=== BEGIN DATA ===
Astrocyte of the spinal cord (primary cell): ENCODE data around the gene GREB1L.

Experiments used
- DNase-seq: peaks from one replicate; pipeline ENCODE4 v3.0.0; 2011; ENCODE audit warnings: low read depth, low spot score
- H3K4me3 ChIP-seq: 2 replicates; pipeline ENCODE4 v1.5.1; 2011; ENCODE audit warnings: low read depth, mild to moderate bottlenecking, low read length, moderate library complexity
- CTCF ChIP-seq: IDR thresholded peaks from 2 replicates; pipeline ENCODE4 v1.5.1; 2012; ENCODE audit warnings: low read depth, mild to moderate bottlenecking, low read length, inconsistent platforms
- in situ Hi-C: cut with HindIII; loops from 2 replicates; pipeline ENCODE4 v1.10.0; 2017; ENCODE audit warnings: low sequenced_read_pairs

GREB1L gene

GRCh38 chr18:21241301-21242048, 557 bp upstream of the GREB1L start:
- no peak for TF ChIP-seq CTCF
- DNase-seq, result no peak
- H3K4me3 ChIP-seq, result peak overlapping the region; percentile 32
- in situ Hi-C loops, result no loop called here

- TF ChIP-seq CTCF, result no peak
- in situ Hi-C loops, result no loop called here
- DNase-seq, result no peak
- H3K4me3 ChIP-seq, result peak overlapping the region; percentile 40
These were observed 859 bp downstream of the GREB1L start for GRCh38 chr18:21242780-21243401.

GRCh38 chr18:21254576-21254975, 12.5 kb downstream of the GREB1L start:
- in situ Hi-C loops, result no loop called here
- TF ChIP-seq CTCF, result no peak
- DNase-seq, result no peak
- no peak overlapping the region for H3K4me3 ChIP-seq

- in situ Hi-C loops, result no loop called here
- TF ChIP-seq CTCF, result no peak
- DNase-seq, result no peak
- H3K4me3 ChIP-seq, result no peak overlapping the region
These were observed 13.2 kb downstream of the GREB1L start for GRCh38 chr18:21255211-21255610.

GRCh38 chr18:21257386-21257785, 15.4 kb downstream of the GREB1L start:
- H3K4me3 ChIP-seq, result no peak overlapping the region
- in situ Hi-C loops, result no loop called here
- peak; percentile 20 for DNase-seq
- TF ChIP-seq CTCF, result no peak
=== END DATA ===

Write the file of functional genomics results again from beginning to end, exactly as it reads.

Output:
Astrocyte of the spinal cord (primary cell): ENCODE data around the gene GREB1L.

Experiments used
- DNase-seq: peaks from one replicate; pipeline ENCODE4 v3.0.0; 2011; ENCODE audit warnings: low read depth, low spot score
- H3K4me3 ChIP-seq: 2 replicates; pipeline ENCODE4 v1.5.1; 2011; ENCODE audit warnings: low read depth, mild to moderate bottlenecking, low read length, moderate library complexity
- CTCF ChIP-seq: IDR thresholded peaks from 2 replicates; pipeline ENCODE4 v1.5.1; 2012; ENCODE audit warnings: low read depth, mild to moderate bottlenecking, low read length, inconsistent platforms
- in situ Hi-C: cut with HindIII; loops from 2 replicates; pipeline ENCODE4 v1.10.0; 2017; ENCODE audit warnings: low sequenced_read_pairs

GREB1L gene

GRCh38 chr18:21241301-21242048, 557 bp upstream of the GREB1L start:
- no peak for TF ChIP-seq CTCF
- DNase-seq, result no peak
- H3K4me3 ChIP-seq, result peak overlapping the region; percentile 32
- in situ Hi-C loops, result no loop called here

- TF ChIP-seq CTCF, result no peak
- in situ Hi-C loops, result no loop called here
- DNase-seq, result no peak
- H3K4me3 ChIP-seq, result peak overlapping the region; percentile 40
These were observed 859 bp downstream of the GREB1L start for GRCh38 chr18:21242780-21243401.

GRCh38 chr18:21254576-21254975, 12.5 kb downstream of the GREB1L start:
- in situ Hi-C loops, result no loop called here
- TF ChIP-seq CTCF, result no peak
- DNase-seq, result no peak
- no peak overlapping the region for H3K4me3 ChIP-seq

- in situ Hi-C loops, result no loop called here
- TF ChIP-seq CTCF, result no peak
- DNase-seq, result no peak
- H3K4me3 ChIP-seq, result no peak overlapping the region
These were observed 13.2 kb downstream of the GREB1L start for GRCh38 chr18:21255211-21255610.

GRCh38 chr18:21257386-21257785, 15.4 kb downstream of the GREB1L start:
- H3K4me3 ChIP-seq, result no peak overlapping the region
- in situ Hi-C loops, result no loop called here
- peak; percentile 20 for DNase-seq
- TF ChIP-seq CTCF, result no peak